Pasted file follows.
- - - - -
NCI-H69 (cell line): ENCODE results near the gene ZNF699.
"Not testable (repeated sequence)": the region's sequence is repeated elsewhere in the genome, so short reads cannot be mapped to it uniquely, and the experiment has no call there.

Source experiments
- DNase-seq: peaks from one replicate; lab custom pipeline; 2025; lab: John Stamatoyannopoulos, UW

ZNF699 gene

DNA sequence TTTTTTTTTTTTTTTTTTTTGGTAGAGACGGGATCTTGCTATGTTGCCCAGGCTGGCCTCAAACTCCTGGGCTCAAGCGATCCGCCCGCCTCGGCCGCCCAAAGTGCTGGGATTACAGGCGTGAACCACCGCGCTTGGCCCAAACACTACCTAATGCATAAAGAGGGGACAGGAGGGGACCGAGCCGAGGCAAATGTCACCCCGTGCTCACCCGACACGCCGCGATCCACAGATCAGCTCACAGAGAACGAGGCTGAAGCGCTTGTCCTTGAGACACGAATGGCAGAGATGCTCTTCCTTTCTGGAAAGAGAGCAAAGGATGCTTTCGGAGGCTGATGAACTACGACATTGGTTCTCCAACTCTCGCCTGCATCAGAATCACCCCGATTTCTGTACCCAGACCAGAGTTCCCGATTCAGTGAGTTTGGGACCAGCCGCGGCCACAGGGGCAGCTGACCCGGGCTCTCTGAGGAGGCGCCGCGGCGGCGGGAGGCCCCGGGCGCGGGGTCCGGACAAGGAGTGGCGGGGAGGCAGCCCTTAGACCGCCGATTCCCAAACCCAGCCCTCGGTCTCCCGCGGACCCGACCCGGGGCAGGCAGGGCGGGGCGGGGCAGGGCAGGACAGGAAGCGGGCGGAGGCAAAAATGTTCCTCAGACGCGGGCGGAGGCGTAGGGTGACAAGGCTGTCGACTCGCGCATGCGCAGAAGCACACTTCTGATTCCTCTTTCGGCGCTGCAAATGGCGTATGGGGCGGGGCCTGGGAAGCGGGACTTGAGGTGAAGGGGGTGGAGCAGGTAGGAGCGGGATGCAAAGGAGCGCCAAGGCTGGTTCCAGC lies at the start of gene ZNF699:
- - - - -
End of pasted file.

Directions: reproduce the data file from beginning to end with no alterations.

NCI-H69 (cell line): ENCODE results near the gene ZNF699.
"Not testable (repeated sequence)": the region's sequence is repeated elsewhere in the genome, so short reads cannot be mapped to it uniquely, and the experiment has no call there.

Source experiments
- DNase-seq: peaks from one replicate; lab custom pipeline; 2025; lab: John Stamatoyannopoulos, UW

ZNF699 gene

DNA sequence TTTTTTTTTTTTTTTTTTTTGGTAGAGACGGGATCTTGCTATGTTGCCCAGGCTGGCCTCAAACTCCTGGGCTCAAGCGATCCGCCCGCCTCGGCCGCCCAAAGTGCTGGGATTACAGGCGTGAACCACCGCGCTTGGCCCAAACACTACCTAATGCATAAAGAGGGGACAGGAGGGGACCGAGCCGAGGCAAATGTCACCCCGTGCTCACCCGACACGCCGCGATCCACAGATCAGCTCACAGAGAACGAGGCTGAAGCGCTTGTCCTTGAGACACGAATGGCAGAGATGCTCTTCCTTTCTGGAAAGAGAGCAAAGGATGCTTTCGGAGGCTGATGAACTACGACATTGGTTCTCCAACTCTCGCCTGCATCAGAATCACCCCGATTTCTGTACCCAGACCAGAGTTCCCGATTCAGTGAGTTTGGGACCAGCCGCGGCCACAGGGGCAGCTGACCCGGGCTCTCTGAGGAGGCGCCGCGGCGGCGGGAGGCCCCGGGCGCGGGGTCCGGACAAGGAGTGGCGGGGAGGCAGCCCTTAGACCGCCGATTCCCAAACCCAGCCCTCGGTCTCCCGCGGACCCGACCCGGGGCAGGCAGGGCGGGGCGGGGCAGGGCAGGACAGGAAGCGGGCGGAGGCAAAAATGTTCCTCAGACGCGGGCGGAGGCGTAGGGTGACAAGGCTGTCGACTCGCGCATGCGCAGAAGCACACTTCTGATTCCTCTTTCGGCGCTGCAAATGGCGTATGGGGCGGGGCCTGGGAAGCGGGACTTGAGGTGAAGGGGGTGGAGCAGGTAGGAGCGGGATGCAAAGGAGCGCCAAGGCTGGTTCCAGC lies at the start of gene ZNF699: